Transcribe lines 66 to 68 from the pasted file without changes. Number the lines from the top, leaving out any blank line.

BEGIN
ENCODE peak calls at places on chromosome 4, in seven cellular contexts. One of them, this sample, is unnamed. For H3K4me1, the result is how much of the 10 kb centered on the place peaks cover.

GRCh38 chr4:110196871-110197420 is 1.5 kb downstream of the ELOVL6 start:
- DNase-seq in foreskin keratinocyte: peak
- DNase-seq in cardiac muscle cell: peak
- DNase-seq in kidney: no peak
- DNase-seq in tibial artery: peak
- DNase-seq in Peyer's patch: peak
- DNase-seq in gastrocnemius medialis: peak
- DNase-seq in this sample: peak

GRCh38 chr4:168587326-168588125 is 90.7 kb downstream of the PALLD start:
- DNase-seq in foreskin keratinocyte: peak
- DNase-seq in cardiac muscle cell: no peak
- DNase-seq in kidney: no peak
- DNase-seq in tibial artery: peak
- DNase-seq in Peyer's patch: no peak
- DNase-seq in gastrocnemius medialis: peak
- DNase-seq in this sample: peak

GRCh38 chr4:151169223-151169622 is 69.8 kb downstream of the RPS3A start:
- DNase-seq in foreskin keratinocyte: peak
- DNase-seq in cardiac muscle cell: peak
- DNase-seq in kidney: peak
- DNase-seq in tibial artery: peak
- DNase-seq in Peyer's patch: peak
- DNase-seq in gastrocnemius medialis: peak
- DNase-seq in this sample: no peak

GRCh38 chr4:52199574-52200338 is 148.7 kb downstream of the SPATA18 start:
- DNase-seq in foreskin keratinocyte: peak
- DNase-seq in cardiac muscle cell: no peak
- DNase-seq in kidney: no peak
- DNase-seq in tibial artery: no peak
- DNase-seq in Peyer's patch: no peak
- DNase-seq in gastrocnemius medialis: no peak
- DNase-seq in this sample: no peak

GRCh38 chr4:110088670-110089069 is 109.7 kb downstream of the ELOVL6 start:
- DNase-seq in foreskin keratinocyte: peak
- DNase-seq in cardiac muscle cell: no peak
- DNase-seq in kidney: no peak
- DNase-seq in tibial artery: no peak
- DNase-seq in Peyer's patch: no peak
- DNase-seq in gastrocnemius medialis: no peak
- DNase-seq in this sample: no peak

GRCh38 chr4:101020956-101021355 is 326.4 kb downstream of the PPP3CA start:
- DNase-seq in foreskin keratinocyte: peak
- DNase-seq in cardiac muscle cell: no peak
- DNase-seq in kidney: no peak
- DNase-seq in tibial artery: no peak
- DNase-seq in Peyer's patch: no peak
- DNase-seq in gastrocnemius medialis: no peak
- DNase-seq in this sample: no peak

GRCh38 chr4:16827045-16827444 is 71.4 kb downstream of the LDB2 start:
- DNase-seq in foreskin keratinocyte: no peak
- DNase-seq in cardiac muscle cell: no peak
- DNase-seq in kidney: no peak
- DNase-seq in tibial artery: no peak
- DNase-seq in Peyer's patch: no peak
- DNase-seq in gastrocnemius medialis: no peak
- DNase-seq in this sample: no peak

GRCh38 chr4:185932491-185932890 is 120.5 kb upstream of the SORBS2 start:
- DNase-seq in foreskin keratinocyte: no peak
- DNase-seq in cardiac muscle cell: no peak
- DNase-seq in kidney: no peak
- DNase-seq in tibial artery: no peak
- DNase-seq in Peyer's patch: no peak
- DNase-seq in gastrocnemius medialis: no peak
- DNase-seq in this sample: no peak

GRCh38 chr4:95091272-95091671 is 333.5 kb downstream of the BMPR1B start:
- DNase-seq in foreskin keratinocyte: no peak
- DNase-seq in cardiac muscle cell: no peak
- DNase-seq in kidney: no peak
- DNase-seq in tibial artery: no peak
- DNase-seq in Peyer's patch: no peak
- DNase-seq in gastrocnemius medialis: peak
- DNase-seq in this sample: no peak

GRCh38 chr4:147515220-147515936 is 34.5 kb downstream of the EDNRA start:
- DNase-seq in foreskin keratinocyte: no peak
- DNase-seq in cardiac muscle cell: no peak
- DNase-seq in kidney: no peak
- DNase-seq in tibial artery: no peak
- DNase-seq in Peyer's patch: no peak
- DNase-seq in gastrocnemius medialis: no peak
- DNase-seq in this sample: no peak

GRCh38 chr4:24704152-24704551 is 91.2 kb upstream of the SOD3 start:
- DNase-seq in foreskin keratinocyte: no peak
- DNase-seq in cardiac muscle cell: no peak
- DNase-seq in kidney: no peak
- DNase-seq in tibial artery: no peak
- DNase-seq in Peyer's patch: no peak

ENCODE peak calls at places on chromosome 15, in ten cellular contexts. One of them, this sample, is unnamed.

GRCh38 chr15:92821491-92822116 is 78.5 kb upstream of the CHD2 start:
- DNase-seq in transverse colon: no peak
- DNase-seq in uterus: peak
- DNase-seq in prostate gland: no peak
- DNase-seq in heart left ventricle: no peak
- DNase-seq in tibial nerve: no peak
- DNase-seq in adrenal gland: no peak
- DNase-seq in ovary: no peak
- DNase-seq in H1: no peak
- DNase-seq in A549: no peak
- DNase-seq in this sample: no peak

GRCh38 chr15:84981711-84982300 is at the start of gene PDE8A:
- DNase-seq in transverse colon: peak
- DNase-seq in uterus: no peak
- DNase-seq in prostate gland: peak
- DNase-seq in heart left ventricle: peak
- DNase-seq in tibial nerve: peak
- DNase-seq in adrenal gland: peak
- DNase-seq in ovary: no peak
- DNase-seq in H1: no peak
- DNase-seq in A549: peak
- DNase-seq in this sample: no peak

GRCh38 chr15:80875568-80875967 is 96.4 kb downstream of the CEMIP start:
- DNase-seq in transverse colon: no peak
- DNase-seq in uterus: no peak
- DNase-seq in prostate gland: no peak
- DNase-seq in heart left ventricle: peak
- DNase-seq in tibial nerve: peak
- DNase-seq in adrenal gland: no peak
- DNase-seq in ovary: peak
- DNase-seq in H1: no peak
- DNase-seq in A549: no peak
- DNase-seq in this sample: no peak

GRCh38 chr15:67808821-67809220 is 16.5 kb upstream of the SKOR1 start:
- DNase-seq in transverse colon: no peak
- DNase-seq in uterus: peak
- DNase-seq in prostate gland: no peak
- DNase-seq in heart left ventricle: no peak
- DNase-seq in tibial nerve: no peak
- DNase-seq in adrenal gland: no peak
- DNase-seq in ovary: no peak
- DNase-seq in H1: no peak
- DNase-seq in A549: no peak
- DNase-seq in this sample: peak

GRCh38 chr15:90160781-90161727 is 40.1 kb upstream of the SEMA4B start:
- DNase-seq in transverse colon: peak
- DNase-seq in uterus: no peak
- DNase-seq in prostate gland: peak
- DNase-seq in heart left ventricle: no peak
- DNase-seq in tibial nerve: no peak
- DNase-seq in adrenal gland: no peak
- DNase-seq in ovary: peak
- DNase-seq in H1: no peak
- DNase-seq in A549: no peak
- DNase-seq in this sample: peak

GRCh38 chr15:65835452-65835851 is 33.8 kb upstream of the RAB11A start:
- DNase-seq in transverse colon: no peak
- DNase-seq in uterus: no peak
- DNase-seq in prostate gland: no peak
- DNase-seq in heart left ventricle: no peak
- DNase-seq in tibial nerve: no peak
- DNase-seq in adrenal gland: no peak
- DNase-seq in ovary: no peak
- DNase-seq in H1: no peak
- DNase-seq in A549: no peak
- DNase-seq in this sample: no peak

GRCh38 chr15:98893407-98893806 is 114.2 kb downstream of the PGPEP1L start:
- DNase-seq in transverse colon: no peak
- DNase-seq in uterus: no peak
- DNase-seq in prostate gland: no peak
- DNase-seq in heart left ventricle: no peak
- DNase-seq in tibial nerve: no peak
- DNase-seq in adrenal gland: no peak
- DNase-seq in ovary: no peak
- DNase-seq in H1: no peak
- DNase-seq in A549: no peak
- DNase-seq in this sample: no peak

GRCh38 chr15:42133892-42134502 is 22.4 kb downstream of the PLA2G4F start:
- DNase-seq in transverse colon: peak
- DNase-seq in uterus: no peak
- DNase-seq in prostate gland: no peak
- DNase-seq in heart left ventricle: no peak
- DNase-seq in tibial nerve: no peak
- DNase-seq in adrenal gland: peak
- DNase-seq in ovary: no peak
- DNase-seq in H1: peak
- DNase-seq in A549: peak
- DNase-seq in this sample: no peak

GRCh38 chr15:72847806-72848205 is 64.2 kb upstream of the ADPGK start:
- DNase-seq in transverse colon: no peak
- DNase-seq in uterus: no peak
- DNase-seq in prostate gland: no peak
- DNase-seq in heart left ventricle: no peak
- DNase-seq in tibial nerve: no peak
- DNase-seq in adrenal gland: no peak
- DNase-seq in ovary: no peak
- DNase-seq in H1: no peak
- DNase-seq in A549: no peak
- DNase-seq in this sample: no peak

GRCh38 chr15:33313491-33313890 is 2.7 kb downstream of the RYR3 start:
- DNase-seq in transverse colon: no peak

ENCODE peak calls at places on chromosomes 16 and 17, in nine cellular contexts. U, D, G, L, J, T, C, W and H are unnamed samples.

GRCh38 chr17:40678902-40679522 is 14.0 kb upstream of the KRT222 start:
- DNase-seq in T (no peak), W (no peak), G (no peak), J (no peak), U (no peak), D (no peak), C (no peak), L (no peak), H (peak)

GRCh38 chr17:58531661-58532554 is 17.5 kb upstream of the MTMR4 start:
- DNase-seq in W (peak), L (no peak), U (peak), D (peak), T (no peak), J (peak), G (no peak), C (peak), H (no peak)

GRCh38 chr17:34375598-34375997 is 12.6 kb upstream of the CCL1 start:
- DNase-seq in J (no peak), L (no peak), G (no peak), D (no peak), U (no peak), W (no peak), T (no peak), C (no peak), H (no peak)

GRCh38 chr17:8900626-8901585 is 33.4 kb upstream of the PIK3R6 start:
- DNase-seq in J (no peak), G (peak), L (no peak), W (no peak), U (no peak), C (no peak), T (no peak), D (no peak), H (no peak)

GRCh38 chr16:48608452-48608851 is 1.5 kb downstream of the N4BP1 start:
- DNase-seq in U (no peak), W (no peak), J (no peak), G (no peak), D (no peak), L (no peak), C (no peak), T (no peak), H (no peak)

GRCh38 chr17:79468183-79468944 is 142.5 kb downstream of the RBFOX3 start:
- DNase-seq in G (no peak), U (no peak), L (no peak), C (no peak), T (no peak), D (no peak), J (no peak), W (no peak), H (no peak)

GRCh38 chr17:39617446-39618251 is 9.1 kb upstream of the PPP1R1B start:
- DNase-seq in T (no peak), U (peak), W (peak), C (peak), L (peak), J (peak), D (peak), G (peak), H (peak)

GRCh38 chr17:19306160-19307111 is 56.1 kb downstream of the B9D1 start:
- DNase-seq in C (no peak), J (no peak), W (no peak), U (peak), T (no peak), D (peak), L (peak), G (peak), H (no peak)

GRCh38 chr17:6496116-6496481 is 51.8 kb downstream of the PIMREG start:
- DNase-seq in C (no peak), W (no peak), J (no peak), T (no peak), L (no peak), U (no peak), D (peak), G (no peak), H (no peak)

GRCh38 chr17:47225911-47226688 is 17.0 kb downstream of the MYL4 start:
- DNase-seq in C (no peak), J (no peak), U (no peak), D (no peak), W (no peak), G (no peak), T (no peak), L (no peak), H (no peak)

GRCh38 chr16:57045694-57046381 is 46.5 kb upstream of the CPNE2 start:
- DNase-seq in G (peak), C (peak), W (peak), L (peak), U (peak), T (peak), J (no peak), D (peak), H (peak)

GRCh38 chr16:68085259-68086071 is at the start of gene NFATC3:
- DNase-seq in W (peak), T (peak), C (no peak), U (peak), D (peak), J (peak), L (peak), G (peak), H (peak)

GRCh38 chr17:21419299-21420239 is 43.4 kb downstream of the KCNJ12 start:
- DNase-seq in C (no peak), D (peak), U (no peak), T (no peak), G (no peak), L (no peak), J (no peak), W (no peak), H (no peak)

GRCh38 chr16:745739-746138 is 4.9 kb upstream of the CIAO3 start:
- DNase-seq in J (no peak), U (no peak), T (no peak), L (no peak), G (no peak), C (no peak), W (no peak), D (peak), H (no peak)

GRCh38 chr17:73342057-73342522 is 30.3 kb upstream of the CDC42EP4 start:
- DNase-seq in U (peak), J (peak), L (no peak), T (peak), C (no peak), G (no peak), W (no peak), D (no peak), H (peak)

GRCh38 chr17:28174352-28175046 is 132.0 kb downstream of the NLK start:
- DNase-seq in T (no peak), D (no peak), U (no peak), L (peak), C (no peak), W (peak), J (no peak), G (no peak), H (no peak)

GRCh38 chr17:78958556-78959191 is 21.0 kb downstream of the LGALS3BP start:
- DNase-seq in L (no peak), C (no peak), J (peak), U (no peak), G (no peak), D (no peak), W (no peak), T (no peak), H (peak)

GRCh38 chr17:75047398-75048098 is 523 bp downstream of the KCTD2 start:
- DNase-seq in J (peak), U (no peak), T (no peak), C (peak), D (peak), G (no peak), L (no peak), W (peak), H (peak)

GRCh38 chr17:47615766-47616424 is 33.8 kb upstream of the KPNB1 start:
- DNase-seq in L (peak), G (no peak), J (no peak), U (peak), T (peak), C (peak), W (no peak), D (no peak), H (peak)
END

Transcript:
GRCh38 chr4:95091272-95091671 is 333.5 kb downstream of the BMPR1B start:
- DNase-seq in foreskin keratinocyte: no peak
- DNase-seq in cardiac muscle cell: no peak